turn right.
Six black puff-clouds, close but high, no damage.
Then a dozen bursts (those boys are sharp)
And metal bounces through the ship, no damage
Tracking fire! Lib aflame at nine o’clock—two chutes.
We are ducks and they are hunters—from an airfield,
Ecrosnes you say, as if it helped.
Hold the course and hold the airspeed, bombing is
an art, an art.
Saint Cyr bears east—French West Point, you know,
the German billet ...
Bombs away! Tag, you’re it!
Tail gunner sees them hit.
You chart the bursts on target photos; were people
riding in those trains?
More flak. Group astern is catching Hell.
The Eiffel Tower - straining you find it north of target.
Flak again.
“Three-thirty-two—Three-Three-Two,” you say, allow-
ing time for turn. Now!
* * * *
The pilot turns. Your buddy Cecil, swings your thirty B. Isom of Ennis, Texas ,
Swings our tons of death to north and west. Guided by a kid from the Bronx who had trouble passing plane geometry!
Sweet Sue is going home.
Les Champs is straight and white, can’t find Les
Tuilleries. (From where my Dad went up in a hot air balloon in 1917.)

Beauvais to the right. Four degrees left.
Another turn. Some flak from near Dieppe, then out
into the blessed Channel.
* * * *
Alter course for home. You breathe again and
oxygen is sweet.
Wagner asks, “Sir, we getting back in time for chow?”
Tail says, “Z for Zebra’s falling back, two engines
Formation loosens, boats again—two hundred, four
abreast, and steaming south.
Letting down, thirty-three minutes to base. Another
windshift, alter course again.
The coast, the beautiful English coast.
We cross it lower than before, the pattern varies,
but who questions St. Peter at the gate?
Then homeward, over eight green airfields, ours the
(Sweetheart, airfields look alike, like soldiers and
problems form a distance.)

Camouflaged, but unmistaken, home.
Peel off, using east-west runway. Down.
* * * *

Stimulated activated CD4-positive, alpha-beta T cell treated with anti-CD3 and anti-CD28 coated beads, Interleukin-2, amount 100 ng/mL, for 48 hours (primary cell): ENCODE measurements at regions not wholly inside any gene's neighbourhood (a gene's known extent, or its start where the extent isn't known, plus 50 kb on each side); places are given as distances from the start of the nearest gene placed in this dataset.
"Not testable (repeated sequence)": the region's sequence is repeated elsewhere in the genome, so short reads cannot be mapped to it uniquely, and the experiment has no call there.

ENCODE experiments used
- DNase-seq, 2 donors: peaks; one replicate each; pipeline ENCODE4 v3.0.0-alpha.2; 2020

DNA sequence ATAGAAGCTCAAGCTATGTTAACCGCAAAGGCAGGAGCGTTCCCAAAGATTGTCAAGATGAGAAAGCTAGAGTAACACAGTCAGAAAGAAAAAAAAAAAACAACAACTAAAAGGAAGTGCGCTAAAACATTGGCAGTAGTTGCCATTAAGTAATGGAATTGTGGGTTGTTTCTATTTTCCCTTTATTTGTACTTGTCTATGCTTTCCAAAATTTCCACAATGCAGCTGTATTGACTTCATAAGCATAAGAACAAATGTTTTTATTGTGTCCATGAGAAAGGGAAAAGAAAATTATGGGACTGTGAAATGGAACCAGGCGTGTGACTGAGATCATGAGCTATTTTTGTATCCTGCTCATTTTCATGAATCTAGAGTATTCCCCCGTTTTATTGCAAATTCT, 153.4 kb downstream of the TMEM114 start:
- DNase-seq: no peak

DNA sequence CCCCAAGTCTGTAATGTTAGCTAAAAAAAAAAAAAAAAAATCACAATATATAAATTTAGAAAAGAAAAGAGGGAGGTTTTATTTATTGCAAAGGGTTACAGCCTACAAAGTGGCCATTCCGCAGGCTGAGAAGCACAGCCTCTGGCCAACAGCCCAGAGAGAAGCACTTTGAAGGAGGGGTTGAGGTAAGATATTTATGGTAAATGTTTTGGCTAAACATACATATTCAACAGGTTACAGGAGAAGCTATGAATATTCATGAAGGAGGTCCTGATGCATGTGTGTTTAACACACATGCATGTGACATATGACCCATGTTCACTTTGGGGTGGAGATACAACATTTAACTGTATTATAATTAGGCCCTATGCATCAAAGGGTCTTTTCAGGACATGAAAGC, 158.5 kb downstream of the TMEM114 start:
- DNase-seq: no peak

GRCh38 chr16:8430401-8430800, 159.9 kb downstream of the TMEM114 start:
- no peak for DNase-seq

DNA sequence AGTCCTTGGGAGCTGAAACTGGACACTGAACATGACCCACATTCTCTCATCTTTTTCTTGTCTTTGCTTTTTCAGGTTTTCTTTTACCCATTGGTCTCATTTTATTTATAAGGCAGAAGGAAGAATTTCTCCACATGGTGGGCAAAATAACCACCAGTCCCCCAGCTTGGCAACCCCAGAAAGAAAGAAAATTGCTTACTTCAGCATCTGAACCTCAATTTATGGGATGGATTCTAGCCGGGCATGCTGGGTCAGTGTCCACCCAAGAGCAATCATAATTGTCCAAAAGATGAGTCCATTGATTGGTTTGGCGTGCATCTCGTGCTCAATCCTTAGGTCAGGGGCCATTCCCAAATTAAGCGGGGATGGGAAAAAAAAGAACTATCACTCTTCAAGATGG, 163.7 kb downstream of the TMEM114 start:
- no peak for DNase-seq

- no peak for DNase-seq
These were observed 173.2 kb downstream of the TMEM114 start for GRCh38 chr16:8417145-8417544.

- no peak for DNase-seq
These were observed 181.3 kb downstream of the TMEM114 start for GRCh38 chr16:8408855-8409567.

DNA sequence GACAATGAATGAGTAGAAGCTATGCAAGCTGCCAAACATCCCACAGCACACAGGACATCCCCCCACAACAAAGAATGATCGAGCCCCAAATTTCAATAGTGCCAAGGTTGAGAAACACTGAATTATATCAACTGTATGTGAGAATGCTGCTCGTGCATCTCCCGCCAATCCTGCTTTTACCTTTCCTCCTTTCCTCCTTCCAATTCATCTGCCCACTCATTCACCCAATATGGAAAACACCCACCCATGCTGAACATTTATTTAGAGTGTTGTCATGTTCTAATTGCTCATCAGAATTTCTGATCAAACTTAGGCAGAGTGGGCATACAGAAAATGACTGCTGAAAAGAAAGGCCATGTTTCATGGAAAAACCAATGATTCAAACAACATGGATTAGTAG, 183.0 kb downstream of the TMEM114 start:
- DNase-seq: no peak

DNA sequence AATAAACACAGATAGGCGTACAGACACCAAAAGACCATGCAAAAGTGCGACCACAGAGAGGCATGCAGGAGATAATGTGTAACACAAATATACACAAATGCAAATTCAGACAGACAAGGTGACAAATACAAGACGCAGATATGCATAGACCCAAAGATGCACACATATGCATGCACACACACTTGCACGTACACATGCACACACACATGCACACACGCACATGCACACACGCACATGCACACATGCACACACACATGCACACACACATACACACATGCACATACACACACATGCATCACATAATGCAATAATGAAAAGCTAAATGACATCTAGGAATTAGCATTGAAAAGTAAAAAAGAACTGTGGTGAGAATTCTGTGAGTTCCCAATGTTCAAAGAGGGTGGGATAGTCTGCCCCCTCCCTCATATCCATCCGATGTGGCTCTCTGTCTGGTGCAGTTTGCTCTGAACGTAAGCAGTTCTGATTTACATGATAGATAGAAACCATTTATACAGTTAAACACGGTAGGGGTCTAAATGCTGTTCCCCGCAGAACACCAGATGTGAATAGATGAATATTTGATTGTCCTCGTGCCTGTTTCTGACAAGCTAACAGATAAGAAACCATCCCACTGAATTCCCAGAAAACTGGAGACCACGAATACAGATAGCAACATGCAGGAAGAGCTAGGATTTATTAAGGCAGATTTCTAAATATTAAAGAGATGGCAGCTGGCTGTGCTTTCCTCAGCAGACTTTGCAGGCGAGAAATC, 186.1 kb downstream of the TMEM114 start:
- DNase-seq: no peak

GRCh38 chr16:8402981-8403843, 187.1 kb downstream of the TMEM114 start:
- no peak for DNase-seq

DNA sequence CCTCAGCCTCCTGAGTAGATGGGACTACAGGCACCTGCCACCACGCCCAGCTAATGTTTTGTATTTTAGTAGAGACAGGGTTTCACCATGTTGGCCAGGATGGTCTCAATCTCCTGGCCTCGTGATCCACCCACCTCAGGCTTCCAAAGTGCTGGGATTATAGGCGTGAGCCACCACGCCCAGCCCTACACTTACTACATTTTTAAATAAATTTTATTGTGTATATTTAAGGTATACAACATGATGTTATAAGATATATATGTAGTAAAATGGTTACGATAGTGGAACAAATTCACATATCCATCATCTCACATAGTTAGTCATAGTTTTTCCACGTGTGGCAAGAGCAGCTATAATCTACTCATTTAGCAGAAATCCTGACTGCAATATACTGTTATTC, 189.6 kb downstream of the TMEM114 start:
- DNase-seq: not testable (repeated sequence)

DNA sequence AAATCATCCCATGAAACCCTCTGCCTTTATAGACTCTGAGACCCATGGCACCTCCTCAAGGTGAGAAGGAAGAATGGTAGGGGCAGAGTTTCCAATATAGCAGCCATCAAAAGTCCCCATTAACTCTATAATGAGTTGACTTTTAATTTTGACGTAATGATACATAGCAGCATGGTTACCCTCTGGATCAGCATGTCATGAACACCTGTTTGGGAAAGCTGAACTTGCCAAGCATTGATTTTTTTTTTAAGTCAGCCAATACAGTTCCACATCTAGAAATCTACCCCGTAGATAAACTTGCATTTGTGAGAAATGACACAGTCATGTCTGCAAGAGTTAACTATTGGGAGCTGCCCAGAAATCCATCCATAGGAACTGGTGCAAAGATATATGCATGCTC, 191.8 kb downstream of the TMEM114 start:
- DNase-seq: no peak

Ground crew, eager for the damage, counts us as
we touch to earth. Our commander, Col. Jimmy Stewart, will debrief us!
("Did you actually see where your bombs hit or are you assuming lieutenant?"
That shyly concise movie smile. He'll be a general before the year is out.)

Ambulances wait. Red-crossed horses at the barrier.
We’ve started to reverse the Hitler legend. This
putsch is on us.
“How’s the invasion, Lieutenant? This your tenth
mission?” says the crew chief, fingering a flak break.
Interrogation, hot coffee. Dull today. Photos will
supply the answers. Flak here and here and here and
here. You transfer X’s from your map to his.
Beaming Major feeds you candy bars.(Did you have
a shortage here, darling?)

Little boys come home for dinner, errand flown as
Food and sleep.
* * * *
And overheard the buoyant Heaven holds cheapest
that to it most dear. The lives of young warriors.
(I’m afraid to fly now, sweetheart, and I won’t if you

The pattern of the Free New Europe, thrust upon
another generation.
(Where are the million unborn families escaping
the famine?)

To blackened Ruhrs and shattered Hamburgs, east
to proud Berlin we march.
Little boys with man-hearts, (We’re older now, wife,
and our hearts are fires of impatience.)

Playing death-tag with the kids across the way in
thunderous millions.

If you can't wait until this time every Wednesday to get your Art Shay fix, please check out the photographer's blog, which is updated regularly. Art Shay's book, Chicago's Nelson Algren, is also available at Amazon.